- Open Access
Intelligent Audio, Speech, and Music Processing Applications
© Woon S. Gan et al. 2008
- Received: 3 November 2008
- Accepted: 3 November 2008
- Published: 5 November 2008
Future audio, speech, and music processing applications need innovative intelligent algorithms that allow interactive human/environmental interfaces with surrounding devices/systems in real-world settings to control, process, render, and playback/project sound signals for different platforms under a diverse range of listening environments. These intelligent audio, speech, and music processing applications create an environment that is sensitive, adaptive, and responsive to the presence of users. Three areas of research are considered in this special issue: analysis, communication, and interaction. Analysis covers both preprocessing of sound signals and extraction of information from the environment. Communication covers the transmission path/network, coding techniques, and conversion between spatial audio formats. The final area involves intelligent interaction with the audio/speech/music environment based on the users' location, signal information, and acoustical environment.
This special issue on intelligent audio, speech, and music processing (IASMP) consists of 13 papers that reflect a diverse range of disciplines in speech, audio, and music processing. These papers are grouped under analysis, communication, and interaction areas.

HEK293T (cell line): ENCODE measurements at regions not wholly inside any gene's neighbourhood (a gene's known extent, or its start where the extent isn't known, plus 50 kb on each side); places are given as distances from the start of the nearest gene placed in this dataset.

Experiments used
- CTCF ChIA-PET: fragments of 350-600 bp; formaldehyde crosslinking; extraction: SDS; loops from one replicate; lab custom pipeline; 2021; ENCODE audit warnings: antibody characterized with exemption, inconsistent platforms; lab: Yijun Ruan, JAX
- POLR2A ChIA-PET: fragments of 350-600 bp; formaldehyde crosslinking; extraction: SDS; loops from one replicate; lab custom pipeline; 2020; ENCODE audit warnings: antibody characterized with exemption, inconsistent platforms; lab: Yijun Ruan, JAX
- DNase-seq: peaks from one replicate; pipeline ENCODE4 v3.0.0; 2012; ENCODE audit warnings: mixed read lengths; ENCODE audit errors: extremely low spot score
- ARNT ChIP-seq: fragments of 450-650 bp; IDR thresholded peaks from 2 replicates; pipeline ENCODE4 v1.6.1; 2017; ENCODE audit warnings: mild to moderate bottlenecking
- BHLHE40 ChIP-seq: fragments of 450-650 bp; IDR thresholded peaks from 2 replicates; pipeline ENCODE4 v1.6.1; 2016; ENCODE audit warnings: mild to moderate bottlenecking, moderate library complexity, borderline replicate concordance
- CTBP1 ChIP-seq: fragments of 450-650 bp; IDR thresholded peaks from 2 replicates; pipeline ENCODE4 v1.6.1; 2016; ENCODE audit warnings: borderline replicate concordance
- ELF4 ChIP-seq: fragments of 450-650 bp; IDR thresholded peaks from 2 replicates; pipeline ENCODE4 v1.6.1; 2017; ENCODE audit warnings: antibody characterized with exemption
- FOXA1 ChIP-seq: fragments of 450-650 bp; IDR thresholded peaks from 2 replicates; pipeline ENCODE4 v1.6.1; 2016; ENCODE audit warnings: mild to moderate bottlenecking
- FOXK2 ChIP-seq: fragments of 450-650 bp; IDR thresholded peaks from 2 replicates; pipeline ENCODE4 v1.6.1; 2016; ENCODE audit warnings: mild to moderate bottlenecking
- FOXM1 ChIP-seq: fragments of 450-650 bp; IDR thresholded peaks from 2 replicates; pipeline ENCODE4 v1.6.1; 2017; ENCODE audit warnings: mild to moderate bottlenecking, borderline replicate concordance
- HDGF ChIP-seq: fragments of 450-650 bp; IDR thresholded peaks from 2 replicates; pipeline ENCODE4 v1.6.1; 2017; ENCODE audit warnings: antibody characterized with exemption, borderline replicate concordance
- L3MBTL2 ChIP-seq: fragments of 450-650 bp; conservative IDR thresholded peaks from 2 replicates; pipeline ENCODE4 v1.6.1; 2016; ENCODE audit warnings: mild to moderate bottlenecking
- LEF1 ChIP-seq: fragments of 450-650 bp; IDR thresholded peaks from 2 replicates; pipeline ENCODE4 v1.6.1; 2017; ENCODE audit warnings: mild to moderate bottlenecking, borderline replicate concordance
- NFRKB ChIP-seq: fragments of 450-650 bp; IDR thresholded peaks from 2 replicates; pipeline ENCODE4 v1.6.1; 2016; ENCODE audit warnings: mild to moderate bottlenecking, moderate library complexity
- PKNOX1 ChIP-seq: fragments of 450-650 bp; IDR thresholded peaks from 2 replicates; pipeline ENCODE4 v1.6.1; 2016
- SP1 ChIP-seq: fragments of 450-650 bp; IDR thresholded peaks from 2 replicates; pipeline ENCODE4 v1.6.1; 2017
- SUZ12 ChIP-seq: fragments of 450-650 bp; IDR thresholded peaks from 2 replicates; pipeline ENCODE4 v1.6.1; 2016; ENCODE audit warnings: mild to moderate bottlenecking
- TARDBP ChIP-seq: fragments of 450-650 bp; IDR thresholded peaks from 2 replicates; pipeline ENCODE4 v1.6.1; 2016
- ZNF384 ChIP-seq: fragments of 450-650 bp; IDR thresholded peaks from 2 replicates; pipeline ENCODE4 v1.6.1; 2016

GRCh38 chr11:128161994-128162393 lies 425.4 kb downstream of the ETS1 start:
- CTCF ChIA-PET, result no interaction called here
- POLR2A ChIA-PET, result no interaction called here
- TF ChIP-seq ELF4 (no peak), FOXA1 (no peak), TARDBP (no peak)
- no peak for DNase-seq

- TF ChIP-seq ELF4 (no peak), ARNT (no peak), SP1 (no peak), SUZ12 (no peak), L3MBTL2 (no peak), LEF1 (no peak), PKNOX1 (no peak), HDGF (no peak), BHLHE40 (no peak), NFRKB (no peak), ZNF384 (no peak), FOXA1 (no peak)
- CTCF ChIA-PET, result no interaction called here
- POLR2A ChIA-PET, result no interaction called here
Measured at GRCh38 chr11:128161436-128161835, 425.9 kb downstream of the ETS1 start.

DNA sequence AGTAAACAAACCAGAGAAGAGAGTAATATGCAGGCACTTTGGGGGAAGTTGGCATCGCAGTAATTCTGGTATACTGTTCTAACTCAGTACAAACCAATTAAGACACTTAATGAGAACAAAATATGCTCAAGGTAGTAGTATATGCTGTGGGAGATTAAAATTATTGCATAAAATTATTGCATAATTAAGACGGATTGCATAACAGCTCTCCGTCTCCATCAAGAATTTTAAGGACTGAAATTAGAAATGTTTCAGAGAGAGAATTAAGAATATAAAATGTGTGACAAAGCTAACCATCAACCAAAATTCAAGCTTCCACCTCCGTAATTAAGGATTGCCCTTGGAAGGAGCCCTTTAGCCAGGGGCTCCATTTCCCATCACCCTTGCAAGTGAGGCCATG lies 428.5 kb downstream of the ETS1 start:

Under the analysis grouping, the first paper is "Phasor representation for narrowband active noise control systems" by Fu-Kun Chen et al. This paper uses signal phasors to analyze behavior of two-tap adaptive filters for canceling norrowband noise, and proposes a best signal basis to improve both the convergence speed and steady-state performance. The second paper is "On a method for improving impulsive sounds localization in hearing defenders" by Benny Sällberg et al. This study presents a new algorithm to enhance perceived directionality of active hearing defenders used in police and military applications. The algorithm uses interaural level difference to enhance spatial information without increasing the impulse sound levels. "Auditory sparse representation for robust speaker recognition based on tensor structure," by Qiang Wu et al., looks into using a non-negative tensor principal component analysis for speech feature extraction. By encoding the speech in higher-order tensors, discriminative features can be extracted in the spectral-temporal domain to increase accuracy in speaker recognition in noisy environments. The next paper entitled "Towards an intelligent acoustic front-end for automatic speech recognition: built-in speaker normalization (BISN)," by Umit Yapanel and John Hansen, proposes a novel online vocal track length normalization algorithm entitled built-in speaker normalization. This algorithm unifies the nonlinear frequency warping function and speaker variability due to vocal tract length differences in the front-end of the automatic speech recognition and significantly reduces computational complexity. Significant word error-rate performance has also been achieved by this new algorithm for in-car and military noisy environments. The final paper in this grouping is on "Using SVM as back-end classifier for language identification" by Hongbin Suo et al. This paper describes an approach using support vector machines (SVMs) with radial basis function kernel for back-end classifier in language identification. Furthermore, a pair-wise posterior probability estimation is used to calibrate the output of each classifier.